In 1834, when Abraham Lincoln was a candidate for the legislature, he called on a certain farmer to ask for his support. He found him in the hay field, and was urging his cause when the dinner bell sounded. The farmer invited him to dinner, but Lincoln declined politely, and added, “If you will let me have the scythe while you are gone I will mow ‘round the field a couple of times.”
When the farmer returned he found three rows neatly mowed. The scythe lay against the gate post, but Lincoln had disappeared.
Nearly thirty years afterward the farmer and his wife, now grown old, were at a White House reception, and stood waiting in line to shake hands with the President.
When they got near him in the line Lincoln saw them, and calling an aide, told him to take them to one of the small parlors, where he would see them as soon as he got through the handshaking. Much surprised, the old couple was led away. Presently Mr. Lincoln came in, and, greeting them with an outstretched hand and a warm smile, called them by name.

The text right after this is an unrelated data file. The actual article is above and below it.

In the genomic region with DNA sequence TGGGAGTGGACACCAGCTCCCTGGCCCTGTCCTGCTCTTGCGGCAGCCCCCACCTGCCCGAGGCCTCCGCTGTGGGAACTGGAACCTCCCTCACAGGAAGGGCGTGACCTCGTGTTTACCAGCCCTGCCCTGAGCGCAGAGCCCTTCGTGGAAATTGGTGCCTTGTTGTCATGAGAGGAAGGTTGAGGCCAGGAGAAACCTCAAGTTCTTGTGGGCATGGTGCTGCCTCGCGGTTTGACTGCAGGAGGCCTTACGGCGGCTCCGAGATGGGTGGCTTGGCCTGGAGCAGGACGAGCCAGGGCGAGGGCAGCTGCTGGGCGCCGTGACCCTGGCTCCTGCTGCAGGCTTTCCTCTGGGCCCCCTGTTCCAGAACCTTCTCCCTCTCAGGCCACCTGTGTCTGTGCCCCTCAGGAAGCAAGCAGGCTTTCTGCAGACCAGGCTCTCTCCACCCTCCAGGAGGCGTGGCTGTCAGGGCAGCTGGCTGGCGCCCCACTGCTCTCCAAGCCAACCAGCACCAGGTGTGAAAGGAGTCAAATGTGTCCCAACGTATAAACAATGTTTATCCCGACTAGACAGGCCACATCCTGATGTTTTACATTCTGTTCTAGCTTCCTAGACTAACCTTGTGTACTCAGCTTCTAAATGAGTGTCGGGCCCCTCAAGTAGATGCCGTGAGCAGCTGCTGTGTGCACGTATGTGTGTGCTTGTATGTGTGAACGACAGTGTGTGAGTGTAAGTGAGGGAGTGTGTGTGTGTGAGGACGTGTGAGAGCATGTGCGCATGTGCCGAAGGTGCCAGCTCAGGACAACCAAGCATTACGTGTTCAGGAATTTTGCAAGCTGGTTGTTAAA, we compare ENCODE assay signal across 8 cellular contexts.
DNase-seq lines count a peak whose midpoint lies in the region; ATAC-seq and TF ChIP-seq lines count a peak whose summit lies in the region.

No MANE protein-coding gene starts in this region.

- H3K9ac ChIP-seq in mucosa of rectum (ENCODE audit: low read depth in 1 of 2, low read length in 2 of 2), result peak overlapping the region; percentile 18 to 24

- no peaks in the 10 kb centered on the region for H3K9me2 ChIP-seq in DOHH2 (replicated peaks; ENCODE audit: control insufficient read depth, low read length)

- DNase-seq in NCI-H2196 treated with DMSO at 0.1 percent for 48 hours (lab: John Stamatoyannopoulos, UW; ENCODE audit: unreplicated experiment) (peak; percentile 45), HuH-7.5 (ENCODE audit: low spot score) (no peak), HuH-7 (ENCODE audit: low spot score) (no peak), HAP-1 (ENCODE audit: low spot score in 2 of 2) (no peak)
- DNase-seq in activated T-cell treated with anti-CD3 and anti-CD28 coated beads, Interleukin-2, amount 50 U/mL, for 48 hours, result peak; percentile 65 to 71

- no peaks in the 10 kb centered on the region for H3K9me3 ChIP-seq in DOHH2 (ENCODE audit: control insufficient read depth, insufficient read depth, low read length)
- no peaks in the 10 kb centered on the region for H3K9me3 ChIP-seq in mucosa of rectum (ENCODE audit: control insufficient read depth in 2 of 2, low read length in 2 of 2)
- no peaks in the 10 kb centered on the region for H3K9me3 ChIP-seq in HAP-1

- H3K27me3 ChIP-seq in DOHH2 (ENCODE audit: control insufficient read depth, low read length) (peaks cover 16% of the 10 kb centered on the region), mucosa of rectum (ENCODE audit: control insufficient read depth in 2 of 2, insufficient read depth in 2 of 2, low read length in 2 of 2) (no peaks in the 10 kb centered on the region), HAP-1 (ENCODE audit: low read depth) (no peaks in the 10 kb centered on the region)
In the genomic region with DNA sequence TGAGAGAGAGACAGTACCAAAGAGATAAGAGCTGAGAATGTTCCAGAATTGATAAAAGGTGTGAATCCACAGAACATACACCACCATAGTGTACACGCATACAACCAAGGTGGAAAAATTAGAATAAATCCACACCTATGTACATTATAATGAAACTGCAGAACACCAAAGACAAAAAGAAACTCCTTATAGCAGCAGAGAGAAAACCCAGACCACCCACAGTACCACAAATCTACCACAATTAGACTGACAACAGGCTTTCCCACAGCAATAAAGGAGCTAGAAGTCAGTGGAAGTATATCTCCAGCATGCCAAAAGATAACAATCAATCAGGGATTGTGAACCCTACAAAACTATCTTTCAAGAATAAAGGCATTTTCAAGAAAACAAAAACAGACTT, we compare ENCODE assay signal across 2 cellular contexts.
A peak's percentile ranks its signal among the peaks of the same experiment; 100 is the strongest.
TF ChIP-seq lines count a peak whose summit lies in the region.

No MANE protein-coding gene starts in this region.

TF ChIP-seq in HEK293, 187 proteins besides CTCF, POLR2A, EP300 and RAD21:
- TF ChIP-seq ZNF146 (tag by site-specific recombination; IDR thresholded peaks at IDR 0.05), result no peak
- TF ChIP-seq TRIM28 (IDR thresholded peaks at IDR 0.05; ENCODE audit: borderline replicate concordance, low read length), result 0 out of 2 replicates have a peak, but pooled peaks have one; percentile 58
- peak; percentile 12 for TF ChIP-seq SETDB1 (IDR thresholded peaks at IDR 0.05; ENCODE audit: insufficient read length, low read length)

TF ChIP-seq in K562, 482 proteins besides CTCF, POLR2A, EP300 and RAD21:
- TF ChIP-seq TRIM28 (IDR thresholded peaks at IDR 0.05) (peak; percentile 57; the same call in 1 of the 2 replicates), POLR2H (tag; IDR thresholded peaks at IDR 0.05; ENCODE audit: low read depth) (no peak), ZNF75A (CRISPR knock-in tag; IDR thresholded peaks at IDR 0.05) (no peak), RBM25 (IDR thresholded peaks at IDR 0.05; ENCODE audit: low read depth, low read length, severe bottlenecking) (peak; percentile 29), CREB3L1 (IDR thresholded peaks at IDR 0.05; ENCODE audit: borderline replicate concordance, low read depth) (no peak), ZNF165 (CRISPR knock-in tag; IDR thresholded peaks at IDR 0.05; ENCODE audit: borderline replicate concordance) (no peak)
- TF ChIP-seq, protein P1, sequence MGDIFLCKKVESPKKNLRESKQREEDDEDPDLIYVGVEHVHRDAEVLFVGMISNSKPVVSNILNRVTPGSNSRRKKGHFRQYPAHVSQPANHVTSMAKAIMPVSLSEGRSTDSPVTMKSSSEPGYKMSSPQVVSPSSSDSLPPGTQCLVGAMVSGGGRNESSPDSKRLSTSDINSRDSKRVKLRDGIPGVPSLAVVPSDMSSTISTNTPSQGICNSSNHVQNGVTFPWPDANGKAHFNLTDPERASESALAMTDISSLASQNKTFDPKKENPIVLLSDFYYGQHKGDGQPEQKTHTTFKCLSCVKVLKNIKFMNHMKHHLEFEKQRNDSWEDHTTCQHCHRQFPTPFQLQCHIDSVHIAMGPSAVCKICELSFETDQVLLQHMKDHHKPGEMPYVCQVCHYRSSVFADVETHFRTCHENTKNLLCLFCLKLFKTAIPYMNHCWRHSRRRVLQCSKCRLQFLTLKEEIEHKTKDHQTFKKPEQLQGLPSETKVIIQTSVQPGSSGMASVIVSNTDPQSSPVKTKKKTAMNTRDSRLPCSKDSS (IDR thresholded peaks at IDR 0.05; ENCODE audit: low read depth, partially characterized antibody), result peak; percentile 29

“Do you mean to say,” exclaimed the farmer, “that you remember me after all these years?”
“I certainly do,” said the President, and he went on to recall the day he had mowed around the farmer’s timothy field.
“Yes, that’s so,” said the old man, still in astonishment. “I found the field mowed and the scythe leaning up against the gate post. But I have always wanted to ask you one thing.”
“What is it?” asked Mr. Lincoln.
“I always wanted to ask you, Mr. President, what you did with the whetstone?”
Lincoln smoothed his hair back from his brows a moment, in deep thought; then his face lighted up.
“Yes, I remember now,” he said, “I put that whetstone on top of the high gate post.”
And when he got back to Illinois again, the farmer found the whetstone on top of the gate post, where it had lain for more than thirty years.
This story is attributed to Edna M. Colman.
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